http://www.youtube.com/watch?v=gSRl5I2yZZ0                                                 

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Our Wellsummer with her adopted chicks

And all seemed magical, as she taught  them to scratch and to roost, until one  day she decided they weren’t her babies  any more.  Then she began to treat  them as competition and pick on them.  I guess the chicken “mothering”  hormone shuts off kind of abruptly.  She  also turned out to be kind of unbalanced  herself, and would randomly run across  the yard and jump on another chicken’s  head.  I suspect that she taught these  aggressive behaviors to the chicks.  She  herself was one of a flock of  Wellsummers who were aggressive to  each other, and tended to pick on her.  The best way to break general chicken bitchiness is see it coming, and redirect them – give them compost piles to dig through, weedy gardens to scratch up, leaf piles to break down, dig up some dirt for them to work over instead of each other.  Hens like to have something to do.  But a hen who attacks has to be got rid of – or that cycle of domination and fear just keeps repeating.  Animals and humans both tend to treat others the way they have been treated…  So I will do everything I can to ease the creation of this new flock.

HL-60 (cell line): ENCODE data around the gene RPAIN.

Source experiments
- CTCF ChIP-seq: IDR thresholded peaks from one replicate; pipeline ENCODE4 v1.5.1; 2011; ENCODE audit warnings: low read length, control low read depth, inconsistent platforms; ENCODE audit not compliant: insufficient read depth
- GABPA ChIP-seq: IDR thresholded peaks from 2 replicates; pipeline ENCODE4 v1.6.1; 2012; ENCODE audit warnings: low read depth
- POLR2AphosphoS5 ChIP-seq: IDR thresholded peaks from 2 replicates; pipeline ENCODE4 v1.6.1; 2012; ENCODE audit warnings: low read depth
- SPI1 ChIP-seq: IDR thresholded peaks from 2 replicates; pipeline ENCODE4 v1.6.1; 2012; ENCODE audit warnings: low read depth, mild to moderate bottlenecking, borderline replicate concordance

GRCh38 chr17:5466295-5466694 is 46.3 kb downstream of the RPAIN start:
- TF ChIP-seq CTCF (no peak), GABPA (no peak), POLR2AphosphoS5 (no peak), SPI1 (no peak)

I talked to a farmer about chicken woes last spring, and she suggested hanging old CD discs (PS why not those bird seed balls used to feed wild birds?) to distract them from pecking each other.  Some turkey farmers do this she said.  In commercial poultry farming a common practice to solve the problem of chickens pecking, damaging and killing each other, is “de-beaking.”  The breeder clips the beaks of very young chicks, blunting their ability to do damage to each other.  But only chickens (animals) who are confined to too small a space, without any chicken-like things to do would engage in tissue-damaging levels of pecking. Given some space to spread out in, they would rather hunt bugs in the grass.

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New hen observes the old flock thru the wire fence

Our new five hens are now installed and seem to be getting comfortable in their part of the run.  But yesterday as I watched them settling in, I realized that they are victims of debeaking.  I called my friend at The Feed Store and told her that if I’d  known I was supporting debeaking I wouldn’t have bought them.  Since they are here, I will have a chance to learn how debeaked hens function – and let you know.  But how they look is ugly.  Hopefully they can still enjoy foraging.  I count on my hens to find some of their own food.  And entertainment!

Does the idea of supporting the mutilation of animals bother you?  Then redo your life and budget to accommodate buying organically raised meats.  And try raising your own eggs, from chickens in your own backyard.